I've heard that salmon is high in dangerous PCBs. So what are PCBs and what risk do they pose?

Answer From Jennifer K. Nelson, R.D., L.D.

Polychlorinated biphenyls (PCBs) are industrial chemicals that were manufactured from 1929 until 1979 when they were banned. PCBs have been shown to cause adverse health effects, including potential cancers, and negative effects on the immune, nervous and endocrine systems.

PCBs can pose serious health risks to people who frequently eat contaminated fish. They can be transferred from a mother to her unborn baby, increasing the risk of preterm delivery and low birth weight. They may also be transferred from mother to baby through breast milk, and exposure has been associated with learning defects.

PCB remnants still cycle between air, water and soil, and traces are found all over the world. They settle into water and sediment, where they are taken up by small organisms, and increasingly accumulate in fat and organs such as liver in fish and animals (including humans) that eat fish. Small amounts are found in meat, dairy products and drinking water. Fish are the major dietary sources of PCBs, especially fish caught in contaminated lakes or rivers.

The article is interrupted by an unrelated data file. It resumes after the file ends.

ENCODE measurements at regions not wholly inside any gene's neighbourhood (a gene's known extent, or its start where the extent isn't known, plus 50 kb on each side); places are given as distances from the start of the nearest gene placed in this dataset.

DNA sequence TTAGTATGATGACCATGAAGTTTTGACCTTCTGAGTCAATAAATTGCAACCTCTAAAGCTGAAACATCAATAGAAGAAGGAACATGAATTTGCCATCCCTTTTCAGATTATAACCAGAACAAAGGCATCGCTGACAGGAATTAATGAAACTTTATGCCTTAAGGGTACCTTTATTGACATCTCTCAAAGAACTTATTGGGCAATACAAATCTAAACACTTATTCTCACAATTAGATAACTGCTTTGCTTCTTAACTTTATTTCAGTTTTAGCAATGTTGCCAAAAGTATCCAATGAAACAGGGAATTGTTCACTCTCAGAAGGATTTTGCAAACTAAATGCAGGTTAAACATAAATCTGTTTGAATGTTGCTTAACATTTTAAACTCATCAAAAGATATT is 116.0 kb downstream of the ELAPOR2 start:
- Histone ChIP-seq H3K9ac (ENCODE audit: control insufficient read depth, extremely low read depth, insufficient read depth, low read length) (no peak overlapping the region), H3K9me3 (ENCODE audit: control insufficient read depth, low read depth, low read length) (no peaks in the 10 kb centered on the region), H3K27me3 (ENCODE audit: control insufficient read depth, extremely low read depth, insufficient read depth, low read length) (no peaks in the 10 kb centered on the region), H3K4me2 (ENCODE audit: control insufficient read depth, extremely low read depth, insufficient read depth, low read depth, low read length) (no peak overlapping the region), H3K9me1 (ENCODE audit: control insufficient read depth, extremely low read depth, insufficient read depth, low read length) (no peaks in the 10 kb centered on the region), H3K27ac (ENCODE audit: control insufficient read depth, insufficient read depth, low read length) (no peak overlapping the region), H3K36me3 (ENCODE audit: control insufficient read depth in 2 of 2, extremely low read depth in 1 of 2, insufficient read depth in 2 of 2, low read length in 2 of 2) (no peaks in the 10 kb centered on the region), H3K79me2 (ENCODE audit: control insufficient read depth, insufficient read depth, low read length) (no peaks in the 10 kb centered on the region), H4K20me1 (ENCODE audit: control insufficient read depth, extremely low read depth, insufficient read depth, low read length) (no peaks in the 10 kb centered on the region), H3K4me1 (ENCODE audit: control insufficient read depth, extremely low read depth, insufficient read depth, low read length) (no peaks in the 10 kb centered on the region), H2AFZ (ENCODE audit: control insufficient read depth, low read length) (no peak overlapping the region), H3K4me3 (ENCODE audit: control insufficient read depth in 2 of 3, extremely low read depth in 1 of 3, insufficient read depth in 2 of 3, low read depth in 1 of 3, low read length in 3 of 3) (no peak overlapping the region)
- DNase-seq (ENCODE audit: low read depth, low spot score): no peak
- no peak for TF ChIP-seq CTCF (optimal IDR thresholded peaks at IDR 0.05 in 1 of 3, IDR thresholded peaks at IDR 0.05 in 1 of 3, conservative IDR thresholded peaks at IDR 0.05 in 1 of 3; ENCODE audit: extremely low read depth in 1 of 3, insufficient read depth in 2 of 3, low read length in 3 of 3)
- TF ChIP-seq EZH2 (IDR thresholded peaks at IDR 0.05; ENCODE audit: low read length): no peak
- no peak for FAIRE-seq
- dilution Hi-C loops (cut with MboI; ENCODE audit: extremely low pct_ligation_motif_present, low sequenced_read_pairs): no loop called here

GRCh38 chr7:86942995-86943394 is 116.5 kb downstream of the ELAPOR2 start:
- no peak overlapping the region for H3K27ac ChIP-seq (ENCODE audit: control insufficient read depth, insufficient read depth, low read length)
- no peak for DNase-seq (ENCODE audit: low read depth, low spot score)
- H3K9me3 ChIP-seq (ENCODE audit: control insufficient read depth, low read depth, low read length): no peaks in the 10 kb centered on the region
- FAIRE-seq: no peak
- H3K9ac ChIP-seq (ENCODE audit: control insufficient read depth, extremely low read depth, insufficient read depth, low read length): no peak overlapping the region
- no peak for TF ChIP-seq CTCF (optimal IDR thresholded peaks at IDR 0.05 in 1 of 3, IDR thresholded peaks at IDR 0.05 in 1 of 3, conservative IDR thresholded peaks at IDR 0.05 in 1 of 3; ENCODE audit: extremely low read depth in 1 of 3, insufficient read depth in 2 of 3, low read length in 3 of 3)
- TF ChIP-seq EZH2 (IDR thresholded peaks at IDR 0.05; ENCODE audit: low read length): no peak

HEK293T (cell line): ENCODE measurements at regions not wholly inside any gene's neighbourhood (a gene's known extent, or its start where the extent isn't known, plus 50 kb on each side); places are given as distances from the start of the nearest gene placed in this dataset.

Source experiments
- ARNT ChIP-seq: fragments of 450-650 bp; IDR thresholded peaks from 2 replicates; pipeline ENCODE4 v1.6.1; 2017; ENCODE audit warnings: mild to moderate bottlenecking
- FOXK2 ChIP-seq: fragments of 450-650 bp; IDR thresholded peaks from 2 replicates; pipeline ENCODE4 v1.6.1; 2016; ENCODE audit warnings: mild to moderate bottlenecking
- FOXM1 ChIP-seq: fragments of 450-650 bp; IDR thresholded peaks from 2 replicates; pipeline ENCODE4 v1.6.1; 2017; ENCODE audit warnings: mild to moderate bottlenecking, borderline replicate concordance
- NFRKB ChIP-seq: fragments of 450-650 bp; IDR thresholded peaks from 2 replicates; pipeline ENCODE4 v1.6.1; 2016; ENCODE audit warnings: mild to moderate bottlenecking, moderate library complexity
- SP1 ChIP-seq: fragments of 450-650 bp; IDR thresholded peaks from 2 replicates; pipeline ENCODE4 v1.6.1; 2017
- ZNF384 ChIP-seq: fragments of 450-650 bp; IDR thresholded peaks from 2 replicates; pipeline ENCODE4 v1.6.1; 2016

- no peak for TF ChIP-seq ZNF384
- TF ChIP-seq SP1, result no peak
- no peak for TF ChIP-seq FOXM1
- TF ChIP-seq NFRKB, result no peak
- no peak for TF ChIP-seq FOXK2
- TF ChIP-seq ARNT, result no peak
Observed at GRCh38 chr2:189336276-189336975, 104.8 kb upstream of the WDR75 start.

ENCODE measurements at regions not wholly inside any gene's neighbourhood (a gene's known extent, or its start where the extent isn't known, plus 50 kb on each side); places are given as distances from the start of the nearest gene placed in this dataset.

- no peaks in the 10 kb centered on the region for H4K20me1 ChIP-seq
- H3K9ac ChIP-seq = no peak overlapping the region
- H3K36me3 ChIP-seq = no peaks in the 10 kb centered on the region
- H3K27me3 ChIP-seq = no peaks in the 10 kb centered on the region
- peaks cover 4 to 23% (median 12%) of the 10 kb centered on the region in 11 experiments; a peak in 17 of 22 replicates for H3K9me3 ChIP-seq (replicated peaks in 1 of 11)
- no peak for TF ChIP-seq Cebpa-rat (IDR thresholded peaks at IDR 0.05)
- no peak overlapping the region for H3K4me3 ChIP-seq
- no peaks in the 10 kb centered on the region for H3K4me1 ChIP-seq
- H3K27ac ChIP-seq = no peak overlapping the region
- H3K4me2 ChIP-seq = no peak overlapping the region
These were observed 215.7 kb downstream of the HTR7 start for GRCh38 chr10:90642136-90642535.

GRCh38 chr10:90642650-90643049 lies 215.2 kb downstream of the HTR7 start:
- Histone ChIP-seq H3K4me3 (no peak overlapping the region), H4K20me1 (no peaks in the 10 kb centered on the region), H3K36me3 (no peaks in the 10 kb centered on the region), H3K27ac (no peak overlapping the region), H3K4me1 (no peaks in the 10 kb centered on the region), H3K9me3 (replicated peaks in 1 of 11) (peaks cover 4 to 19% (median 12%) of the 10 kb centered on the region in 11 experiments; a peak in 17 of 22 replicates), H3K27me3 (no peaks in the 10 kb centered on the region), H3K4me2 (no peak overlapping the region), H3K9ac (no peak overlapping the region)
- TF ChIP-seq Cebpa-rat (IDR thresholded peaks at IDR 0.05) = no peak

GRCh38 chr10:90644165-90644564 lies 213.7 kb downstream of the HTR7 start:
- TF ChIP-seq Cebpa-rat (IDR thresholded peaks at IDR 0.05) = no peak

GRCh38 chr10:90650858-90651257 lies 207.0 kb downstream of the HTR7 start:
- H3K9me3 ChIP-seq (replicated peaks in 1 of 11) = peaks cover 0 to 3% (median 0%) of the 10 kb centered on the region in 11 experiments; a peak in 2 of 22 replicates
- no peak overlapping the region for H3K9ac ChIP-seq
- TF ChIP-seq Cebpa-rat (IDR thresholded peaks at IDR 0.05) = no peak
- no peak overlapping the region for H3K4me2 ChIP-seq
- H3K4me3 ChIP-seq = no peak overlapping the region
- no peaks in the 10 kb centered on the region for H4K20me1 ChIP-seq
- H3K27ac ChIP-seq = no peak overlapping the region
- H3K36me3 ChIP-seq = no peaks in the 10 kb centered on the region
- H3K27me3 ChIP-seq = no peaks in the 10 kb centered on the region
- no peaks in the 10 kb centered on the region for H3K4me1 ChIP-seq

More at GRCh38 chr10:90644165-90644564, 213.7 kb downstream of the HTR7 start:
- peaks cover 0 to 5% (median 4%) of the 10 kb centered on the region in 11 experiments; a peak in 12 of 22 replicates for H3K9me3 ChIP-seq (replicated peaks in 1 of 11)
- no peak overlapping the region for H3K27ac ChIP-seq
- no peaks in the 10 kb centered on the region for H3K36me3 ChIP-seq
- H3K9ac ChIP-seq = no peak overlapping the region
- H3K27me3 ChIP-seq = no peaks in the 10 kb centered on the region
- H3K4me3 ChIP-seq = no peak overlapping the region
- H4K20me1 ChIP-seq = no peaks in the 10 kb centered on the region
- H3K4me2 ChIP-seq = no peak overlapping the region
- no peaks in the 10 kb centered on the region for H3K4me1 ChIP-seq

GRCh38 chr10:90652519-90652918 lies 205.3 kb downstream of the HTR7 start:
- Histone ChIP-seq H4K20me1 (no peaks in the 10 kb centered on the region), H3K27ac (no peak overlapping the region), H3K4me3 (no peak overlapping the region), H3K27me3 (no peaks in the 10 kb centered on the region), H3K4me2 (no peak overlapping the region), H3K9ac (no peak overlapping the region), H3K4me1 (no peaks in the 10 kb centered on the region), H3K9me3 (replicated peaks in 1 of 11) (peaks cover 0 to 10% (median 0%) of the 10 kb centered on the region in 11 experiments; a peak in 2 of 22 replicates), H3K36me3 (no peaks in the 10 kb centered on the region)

Level of PCBs found in fish will vary with region and the type of fish native to that region. So if you eat fish caught by family or friends, check for local advisories. In general, bottom-feeding fish (striped bass, bluefish, American eel, sea trout) and larger predator fish (bass, lake trout, walleye) caught in contaminated waters contain higher levels of PCBs.

Farmed salmon that are fed ground-up fish have been found to be higher in PCBs, compared with wild-caught salmon.

The Food and Drug Administration sets PCB residue limits for foods, while the Environmental Protection Agency sets limits for lakes, streams and drinking water. They recommend the following measures to reduce exposure to contaminants such as PCB:

  • Trim away fatty areas (belly, top back and dark meat along the side)
  • Remove skin before cooking to allow fat to drain off
  • Grill, bake or broil fish and allow fat to drain off
  • Do not fry or deep-fry fish because frying seals in any chemical pollutants in the fish's fat